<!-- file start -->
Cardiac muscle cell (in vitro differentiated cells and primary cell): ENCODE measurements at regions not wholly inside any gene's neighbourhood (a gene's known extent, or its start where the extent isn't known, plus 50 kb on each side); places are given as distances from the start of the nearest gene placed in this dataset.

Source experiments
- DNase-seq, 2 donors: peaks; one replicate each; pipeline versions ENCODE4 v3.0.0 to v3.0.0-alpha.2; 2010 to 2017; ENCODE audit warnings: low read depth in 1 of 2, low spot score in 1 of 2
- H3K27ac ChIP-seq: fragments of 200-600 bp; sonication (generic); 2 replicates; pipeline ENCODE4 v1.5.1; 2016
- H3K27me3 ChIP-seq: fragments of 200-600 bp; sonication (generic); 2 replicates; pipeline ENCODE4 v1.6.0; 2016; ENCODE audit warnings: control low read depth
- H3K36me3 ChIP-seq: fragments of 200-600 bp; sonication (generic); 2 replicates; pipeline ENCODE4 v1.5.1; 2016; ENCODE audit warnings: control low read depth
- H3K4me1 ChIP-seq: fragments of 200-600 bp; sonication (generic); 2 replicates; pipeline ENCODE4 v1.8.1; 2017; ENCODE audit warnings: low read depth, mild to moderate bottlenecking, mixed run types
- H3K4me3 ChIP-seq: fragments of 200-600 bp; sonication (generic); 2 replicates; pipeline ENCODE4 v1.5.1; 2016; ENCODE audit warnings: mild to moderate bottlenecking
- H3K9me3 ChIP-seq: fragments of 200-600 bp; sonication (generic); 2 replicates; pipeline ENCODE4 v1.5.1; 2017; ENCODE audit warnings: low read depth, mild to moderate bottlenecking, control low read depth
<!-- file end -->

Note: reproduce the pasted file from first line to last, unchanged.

Cardiac muscle cell (in vitro differentiated cells and primary cell): ENCODE measurements at regions not wholly inside any gene's neighbourhood (a gene's known extent, or its start where the extent isn't known, plus 50 kb on each side); places are given as distances from the start of the nearest gene placed in this dataset.

Source experiments
- DNase-seq, 2 donors: peaks; one replicate each; pipeline versions ENCODE4 v3.0.0 to v3.0.0-alpha.2; 2010 to 2017; ENCODE audit warnings: low read depth in 1 of 2, low spot score in 1 of 2
- H3K27ac ChIP-seq: fragments of 200-600 bp; sonication (generic); 2 replicates; pipeline ENCODE4 v1.5.1; 2016
- H3K27me3 ChIP-seq: fragments of 200-600 bp; sonication (generic); 2 replicates; pipeline ENCODE4 v1.6.0; 2016; ENCODE audit warnings: control low read depth
- H3K36me3 ChIP-seq: fragments of 200-600 bp; sonication (generic); 2 replicates; pipeline ENCODE4 v1.5.1; 2016; ENCODE audit warnings: control low read depth
- H3K4me1 ChIP-seq: fragments of 200-600 bp; sonication (generic); 2 replicates; pipeline ENCODE4 v1.8.1; 2017; ENCODE audit warnings: low read depth, mild to moderate bottlenecking, mixed run types
- H3K4me3 ChIP-seq: fragments of 200-600 bp; sonication (generic); 2 replicates; pipeline ENCODE4 v1.5.1; 2016; ENCODE audit warnings: mild to moderate bottlenecking
- H3K9me3 ChIP-seq: fragments of 200-600 bp; sonication (generic); 2 replicates; pipeline ENCODE4 v1.5.1; 2017; ENCODE audit warnings: low read depth, mild to moderate bottlenecking, control low read depth